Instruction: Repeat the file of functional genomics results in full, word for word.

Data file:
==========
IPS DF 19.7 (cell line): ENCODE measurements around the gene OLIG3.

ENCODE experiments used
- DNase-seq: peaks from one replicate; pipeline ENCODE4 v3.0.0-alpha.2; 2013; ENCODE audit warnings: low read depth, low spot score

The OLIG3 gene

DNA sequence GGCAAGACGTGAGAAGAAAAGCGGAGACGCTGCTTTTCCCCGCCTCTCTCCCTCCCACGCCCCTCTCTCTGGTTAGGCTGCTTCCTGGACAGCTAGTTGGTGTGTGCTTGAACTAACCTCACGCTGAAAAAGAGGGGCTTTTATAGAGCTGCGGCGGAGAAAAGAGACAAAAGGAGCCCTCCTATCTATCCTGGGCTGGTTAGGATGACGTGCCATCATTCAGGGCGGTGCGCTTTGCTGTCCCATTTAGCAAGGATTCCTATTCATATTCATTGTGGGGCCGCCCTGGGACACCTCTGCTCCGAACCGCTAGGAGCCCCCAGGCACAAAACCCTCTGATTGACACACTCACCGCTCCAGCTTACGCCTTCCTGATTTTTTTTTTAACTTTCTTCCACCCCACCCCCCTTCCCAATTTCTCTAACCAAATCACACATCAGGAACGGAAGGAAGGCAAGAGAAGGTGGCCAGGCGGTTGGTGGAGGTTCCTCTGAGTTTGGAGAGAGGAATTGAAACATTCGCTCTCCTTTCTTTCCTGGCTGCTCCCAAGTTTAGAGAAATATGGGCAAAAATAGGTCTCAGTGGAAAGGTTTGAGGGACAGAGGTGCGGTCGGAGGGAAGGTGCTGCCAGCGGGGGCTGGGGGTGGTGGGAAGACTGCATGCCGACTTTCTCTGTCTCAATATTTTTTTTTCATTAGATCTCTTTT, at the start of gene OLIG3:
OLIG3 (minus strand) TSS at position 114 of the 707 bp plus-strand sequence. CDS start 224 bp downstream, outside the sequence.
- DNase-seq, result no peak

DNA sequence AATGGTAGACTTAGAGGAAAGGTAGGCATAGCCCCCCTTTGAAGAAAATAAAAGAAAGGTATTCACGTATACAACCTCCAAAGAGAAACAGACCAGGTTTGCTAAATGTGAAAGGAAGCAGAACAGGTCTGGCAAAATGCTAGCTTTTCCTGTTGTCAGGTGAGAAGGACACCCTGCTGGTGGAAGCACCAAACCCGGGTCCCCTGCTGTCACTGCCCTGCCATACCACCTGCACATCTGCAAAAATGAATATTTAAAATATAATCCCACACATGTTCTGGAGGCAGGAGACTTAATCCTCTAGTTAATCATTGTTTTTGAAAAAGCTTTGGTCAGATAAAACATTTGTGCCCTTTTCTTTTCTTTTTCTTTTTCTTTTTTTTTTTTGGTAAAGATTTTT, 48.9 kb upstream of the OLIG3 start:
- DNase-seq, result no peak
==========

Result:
IPS DF 19.7 (cell line): ENCODE measurements around the gene OLIG3.

ENCODE experiments used
- DNase-seq: peaks from one replicate; pipeline ENCODE4 v3.0.0-alpha.2; 2013; ENCODE audit warnings: low read depth, low spot score

The OLIG3 gene

DNA sequence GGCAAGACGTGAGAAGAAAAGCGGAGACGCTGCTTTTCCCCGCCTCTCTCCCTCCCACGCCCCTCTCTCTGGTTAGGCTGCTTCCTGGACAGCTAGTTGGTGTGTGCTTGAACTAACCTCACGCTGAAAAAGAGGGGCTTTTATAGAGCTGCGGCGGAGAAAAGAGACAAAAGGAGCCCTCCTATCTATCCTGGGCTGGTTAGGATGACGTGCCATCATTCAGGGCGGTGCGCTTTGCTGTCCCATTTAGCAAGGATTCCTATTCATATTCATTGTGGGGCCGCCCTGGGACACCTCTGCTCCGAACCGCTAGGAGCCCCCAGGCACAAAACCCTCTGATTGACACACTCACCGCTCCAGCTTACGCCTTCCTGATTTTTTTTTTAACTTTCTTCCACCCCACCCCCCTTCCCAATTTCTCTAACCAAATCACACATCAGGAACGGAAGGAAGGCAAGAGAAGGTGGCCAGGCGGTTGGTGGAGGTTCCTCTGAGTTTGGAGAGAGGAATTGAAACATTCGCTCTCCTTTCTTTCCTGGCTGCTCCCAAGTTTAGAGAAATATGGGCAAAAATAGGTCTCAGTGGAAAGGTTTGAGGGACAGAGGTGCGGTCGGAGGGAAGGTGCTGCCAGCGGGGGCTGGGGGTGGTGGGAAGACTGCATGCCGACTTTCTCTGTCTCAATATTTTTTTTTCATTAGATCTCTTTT, at the start of gene OLIG3:
OLIG3 (minus strand) TSS at position 114 of the 707 bp plus-strand sequence. CDS start 224 bp downstream, outside the sequence.
- DNase-seq, result no peak

DNA sequence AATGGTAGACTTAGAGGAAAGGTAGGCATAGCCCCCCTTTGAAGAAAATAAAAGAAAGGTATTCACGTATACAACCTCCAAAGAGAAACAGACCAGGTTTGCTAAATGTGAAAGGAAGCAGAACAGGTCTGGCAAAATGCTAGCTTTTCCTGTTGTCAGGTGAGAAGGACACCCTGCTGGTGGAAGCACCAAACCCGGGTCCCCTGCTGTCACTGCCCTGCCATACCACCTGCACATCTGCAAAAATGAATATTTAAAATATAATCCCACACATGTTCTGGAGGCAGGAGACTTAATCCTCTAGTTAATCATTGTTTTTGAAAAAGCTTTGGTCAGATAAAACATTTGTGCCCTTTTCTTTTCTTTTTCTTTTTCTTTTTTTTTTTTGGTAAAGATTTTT, 48.9 kb upstream of the OLIG3 start:
- DNase-seq, result no peak